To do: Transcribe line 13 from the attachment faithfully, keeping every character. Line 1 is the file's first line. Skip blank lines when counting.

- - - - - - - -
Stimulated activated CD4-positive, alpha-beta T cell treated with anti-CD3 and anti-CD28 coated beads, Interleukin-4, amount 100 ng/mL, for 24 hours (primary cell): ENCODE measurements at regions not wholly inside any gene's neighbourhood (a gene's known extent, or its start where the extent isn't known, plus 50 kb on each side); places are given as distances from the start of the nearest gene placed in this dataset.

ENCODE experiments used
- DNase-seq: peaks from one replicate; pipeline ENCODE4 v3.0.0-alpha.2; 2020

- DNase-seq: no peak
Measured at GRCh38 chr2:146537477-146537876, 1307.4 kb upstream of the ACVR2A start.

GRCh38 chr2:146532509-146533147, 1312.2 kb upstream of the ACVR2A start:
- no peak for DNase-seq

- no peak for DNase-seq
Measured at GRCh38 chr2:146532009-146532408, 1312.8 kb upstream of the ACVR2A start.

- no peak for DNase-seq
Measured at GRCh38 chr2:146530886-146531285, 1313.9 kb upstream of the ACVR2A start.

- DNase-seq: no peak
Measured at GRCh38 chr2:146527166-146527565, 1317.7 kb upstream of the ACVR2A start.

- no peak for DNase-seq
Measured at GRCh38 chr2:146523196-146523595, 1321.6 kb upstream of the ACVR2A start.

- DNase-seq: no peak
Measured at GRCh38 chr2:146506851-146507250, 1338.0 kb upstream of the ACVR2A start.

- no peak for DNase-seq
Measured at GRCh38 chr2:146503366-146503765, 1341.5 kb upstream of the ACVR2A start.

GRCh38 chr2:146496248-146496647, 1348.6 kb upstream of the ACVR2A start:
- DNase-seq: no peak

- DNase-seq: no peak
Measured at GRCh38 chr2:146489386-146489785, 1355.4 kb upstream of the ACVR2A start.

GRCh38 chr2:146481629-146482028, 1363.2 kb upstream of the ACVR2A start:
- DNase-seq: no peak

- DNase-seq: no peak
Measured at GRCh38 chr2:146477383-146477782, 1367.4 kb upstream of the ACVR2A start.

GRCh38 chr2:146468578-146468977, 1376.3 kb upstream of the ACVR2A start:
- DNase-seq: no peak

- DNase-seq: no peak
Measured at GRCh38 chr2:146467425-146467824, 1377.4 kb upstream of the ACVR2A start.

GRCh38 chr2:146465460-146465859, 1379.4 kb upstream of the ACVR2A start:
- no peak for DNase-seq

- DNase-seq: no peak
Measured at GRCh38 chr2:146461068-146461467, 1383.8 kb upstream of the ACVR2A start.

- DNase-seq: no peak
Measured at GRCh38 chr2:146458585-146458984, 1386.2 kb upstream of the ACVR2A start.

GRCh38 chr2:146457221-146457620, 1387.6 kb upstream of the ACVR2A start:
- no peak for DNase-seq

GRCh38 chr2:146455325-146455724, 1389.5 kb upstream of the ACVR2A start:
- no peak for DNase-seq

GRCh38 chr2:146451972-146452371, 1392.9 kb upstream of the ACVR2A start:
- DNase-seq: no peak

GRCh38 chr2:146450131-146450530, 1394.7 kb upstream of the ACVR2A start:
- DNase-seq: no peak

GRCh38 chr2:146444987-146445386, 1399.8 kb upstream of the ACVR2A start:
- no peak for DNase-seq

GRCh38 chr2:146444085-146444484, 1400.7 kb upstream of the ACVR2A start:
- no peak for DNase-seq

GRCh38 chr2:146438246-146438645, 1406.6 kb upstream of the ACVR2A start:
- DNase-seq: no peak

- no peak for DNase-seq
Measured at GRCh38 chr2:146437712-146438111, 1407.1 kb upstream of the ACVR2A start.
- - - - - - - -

Measured at GRCh38 chr2:146527166-146527565, 1317.7 kb upstream of the ACVR2A start.